Alex Newell Performs, Young LGBTQ Activists Talk Lady Gaga & Frank Ocean at GLAAD Rising Stars Luncheon
On Friday (May 5), GLAAD held its Rising Stars Grants Luncheon to award grants to three college students for their LGBTQ advocacy work. The luncheon was hosted by YouTube personality Tyler Oakley and cumulated in a performance by Alex Newell.
Newell, best known for his role on Glee, has enjoyed chart success with his solo work -- in fact, his song “Kill the Lights” (a collaboration with DJ Cassidy, Jess Glynne and Nile Rodgers) topped the Dance Club Songs chart. He closed the luncheon with a rousing rendition of Cyndi Lauper’s iconic anthem “True Colors.”
“When you sing it, you really listen to it," Newell said about his song choice. "It’s never about the singing when I sing that song -- I’m telling a story. The words in the song speak volumes.”
The GLAAD Rising Stars program empowers and invests in the next generation of LGBTQ change-makers, whose advocacy is transforming their local cities and the culture at large. Grants are awarded annually to LGBTQ youth who champion intersectional issues with their advocacy efforts. They are presented by Coca-Cola, Delta and Turner. This year's recipients included Aisha Bibbs, Monique Swirsky and Joon Park.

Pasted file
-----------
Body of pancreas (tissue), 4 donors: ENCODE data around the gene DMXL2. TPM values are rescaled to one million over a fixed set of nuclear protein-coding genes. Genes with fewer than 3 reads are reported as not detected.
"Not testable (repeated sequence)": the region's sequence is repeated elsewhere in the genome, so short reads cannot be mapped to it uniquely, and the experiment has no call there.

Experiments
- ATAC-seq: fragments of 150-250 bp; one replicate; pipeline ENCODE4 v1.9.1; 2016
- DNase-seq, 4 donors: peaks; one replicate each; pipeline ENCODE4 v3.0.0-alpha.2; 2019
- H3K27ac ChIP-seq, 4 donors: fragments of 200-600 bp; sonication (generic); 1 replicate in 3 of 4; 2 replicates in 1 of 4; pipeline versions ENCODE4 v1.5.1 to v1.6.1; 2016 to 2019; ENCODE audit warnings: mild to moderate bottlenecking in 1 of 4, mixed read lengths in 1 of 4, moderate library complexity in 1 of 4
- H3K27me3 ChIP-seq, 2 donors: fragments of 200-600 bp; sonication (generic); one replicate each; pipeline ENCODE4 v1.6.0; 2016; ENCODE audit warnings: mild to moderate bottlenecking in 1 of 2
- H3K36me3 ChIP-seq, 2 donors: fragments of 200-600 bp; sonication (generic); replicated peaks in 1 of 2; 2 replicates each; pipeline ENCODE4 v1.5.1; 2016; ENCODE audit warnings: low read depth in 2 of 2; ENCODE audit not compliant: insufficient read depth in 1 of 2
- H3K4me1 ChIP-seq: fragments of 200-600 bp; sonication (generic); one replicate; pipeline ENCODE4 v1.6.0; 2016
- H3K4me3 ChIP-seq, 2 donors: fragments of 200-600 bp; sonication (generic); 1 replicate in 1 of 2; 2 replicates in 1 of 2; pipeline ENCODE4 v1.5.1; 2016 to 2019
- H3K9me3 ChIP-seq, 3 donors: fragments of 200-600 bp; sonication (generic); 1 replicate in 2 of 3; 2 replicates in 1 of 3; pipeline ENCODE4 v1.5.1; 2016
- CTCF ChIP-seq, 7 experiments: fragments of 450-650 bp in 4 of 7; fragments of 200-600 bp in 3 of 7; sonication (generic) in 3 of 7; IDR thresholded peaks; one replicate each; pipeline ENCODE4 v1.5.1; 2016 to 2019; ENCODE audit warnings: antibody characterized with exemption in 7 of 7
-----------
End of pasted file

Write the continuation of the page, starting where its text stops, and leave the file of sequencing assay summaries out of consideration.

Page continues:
“It’s important to keep advocating for these issues. It means that we have to keep existing -- even if we’re in a time that you don’t want to,” Bibbs said about the importance of these grants. “You just want to hide, but you can’t; you need to be seen."
In true Billboard fashion, we asked the recipients to name their favorite LGBTQ musicians:
“Lady Gaga has always been such an inspiration,” Swirsky said. “Particularly with how she’s speaking out against sexual assault in the music industry, and how she stands up for women and sexual assault victims. It’s really empowering.”
“I want to second that,” said Joon. “But also, listening to Frank Ocean’s Channel Orange really helped me confront my reality.”
“I love Syd Tha Kid from The Internet,” said Bibbs. “I think she’s a great representation for brown or black women that identify as lesbian.”